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Build Confluence-Connected ETL Processes in Google Data Fusion

Load the CData JDBC Driver into Google Data Fusion and create ETL processes with access live Confluence data.

Google Data Fusion allows users to perform self-service data integration to consolidate disparate data. Uploading the CData JDBC Driver for Confluence enables users to access live Confluence data from within their Google Data Fusion pipelines. While the CData JDBC Driver enables piping Confluence data to any data source natively supported in Google Data Fusion, this article walks through piping data from Confluence to Google BigQuery,

Upload the CData JDBC Driver for Confluence to Google Data Fusion

Upload the CData JDBC Driver for Confluence to your Google Data Fusion instance to work with live Confluence data. Due to the naming restrictions for JDBC drivers in Google Data Fusion, create a copy or rename the JAR file to match the following format -.jar. For example: cdata.jdbc.confluence-2019.jar

  1. Open your Google Data Fusion instance
  2. Click the to add an entity and upload a driver
  3. On the "Upload driver" tab, drag or browse to the renamed JAR file.
  4. On the "Driver configuration" tab:
    • Name: Create a name for the driver (cdata.jdbc.confluence) and make note of the name
    • Class name: Set the JDBC class name: (cdata.jdbc.confluence.ConfluenceDriver)
  5. Click "Finish"

Connect to Confluence Data in Google Data Fusion

With the JDBC Driver uploaded, you are ready to work with live Confluence data in Google Data Fusion Pipelines.

  1. Navigate to the Pipeline Studio to create a new Pipeline
  2. From the "Source" options, click "Database" to add a source for the JDBC Driver
  3. Click "Properties" on the Database source to edit the properties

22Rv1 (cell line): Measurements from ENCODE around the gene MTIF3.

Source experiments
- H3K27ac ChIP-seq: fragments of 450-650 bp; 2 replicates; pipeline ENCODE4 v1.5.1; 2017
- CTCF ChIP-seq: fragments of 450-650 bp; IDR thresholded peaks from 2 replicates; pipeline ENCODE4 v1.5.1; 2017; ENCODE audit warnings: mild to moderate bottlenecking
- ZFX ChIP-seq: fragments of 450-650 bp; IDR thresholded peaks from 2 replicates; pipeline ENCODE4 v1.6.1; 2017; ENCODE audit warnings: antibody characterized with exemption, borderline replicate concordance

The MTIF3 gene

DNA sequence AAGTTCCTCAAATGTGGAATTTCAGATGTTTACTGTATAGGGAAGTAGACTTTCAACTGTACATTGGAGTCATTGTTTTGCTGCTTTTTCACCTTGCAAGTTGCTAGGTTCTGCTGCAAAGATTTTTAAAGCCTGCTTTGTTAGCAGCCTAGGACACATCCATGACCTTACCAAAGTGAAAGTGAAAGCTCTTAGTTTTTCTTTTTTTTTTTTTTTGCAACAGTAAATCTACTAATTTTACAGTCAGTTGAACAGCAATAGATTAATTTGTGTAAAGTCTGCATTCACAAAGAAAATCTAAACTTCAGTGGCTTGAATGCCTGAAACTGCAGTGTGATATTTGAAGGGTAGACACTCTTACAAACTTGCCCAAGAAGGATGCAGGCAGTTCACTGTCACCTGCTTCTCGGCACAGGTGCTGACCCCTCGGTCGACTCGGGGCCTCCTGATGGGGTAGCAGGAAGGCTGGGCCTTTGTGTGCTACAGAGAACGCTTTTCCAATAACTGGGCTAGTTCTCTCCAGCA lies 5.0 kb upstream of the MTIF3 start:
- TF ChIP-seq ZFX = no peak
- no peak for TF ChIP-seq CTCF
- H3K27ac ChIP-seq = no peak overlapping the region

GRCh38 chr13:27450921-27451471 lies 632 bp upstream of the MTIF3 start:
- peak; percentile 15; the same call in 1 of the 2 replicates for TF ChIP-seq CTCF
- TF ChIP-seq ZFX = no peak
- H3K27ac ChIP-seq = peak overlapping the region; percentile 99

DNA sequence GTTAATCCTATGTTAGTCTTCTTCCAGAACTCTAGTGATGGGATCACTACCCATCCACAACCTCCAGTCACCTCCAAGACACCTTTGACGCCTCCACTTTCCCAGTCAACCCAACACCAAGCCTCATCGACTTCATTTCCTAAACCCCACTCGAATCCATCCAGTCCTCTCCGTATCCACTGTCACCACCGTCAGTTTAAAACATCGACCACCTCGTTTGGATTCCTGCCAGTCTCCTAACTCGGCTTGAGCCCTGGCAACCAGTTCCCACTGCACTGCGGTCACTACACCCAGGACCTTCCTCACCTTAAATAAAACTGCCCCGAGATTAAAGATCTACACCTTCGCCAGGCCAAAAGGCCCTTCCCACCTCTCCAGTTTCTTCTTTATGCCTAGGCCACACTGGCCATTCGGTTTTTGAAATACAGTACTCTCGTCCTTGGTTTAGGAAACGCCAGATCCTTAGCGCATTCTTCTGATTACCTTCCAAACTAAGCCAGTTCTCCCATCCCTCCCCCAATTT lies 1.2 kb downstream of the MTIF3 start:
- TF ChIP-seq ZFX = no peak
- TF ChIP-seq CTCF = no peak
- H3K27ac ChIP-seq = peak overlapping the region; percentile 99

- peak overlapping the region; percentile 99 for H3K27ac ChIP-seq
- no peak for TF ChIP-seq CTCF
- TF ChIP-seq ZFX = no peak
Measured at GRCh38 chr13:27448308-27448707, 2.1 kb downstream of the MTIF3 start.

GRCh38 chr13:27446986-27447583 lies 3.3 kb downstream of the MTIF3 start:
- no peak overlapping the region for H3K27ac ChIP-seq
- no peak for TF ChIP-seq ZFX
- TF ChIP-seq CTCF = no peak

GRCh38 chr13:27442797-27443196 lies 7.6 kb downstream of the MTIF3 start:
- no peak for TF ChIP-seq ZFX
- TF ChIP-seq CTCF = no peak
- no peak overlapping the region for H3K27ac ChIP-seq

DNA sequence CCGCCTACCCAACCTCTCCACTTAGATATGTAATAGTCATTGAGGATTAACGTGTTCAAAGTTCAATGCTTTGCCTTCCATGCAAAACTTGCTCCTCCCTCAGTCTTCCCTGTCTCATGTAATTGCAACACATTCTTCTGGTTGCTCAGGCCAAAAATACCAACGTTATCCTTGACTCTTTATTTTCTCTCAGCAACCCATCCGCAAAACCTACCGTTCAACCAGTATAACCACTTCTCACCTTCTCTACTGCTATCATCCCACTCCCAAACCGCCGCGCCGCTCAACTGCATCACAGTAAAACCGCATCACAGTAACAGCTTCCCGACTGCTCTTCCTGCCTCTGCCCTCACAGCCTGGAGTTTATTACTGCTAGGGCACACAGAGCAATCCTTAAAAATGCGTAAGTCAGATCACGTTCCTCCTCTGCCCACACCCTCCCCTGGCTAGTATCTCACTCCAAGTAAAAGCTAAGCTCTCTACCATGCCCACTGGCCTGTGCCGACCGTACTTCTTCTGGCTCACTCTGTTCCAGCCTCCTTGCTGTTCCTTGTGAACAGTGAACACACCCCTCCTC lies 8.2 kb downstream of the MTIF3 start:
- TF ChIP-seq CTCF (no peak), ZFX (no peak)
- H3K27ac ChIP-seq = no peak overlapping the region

• Set the Label
    • Set Reference Name to a value for any future references (i.e.: cdata-confluence)
    • Set Plugin Type to "jdbc"
    • Set Connection String to the JDBC URL for Confluence. For example:

      jdbc:confluence:RTK=5246...;User=admin;APIToken=myApiToken;Url=https://yoursitename.atlassian.net;Timezone=America/New_York;

      Obtaining an API Token

      An API token is necessary for account authentication. To generate one, login to your Atlassian account and navigate to API tokens > Create API token. The generated token will be displayed.

      Connect Using a Confluence Cloud Account

      To connect to a Cloud account, provide the following (Note: Password has been deprecated for connecting to a Cloud Account and is now used only to connect to a Server Instance.):

      • User: The user which will be used to authenticate with the Confluence server.
      • APIToken: The API Token associated with the currently authenticated user.
      • Url: The URL associated with your JIRA endpoint. For example, https://yoursitename.atlassian.net.

      Connect Using a Confluence Server Instance

      To connect to a Server instance, provide the following:

      • User: The user which will be used to authenticate with the Confluence instance.
      • Password: The password which will be used to authenticate with the Confluence server.
      • Url: The URL associated with your JIRA endpoint. For example, https://yoursitename.atlassian.net.

      To use the JDBC Driver in Google Data Fusion, you will need to set the RTK property in the JDBC URL. You can view the licensing file included in the installation for information on how to set this property.

      Built-in Connection String Designer

      For assistance in constructing the JDBC URL, use the connection string designer built into the Confluence JDBC Driver. Either double-click the JAR file or execute the jar file from the command-line.

      java -jar cdata.jdbc.confluence.jar

      Fill in the connection properties and copy the connection string to the clipboard.

    • Set Import Query to a SQL query that will extract the data you want from Confluence, i.e.:
      SELECT * FROM Pages
  4. From the "Sink" tab, click to add a destination sink (we use Google BigQuery in this example)
  5. Click "Properties" on the BigQuery sink to edit the properties
    • Set the Label
    • Set Reference Name to a value like confluence-bigquery
    • Set Project ID to a specific Google BigQuery Project ID (or leave as the default, "auto-detect")
    • Set Dataset to a specific Google BigQuery dataset
    • Set Table to the name of the table you wish to insert Confluence data into

With the Source and Sink configured, you are ready to pipe Confluence data into Google BigQuery. Save and deploy the pipeline. When you run the pipeline, Google Data Fusion will request live data from Confluence and import it into Google BigQuery.

While this is a simple pipeline, you can create more complex Confluence pipelines with transforms, analytics, conditions, and more. Download a free, 30-day trial of the CData JDBC Driver for Confluence and start working with your live Confluence data in Google Data Fusion today.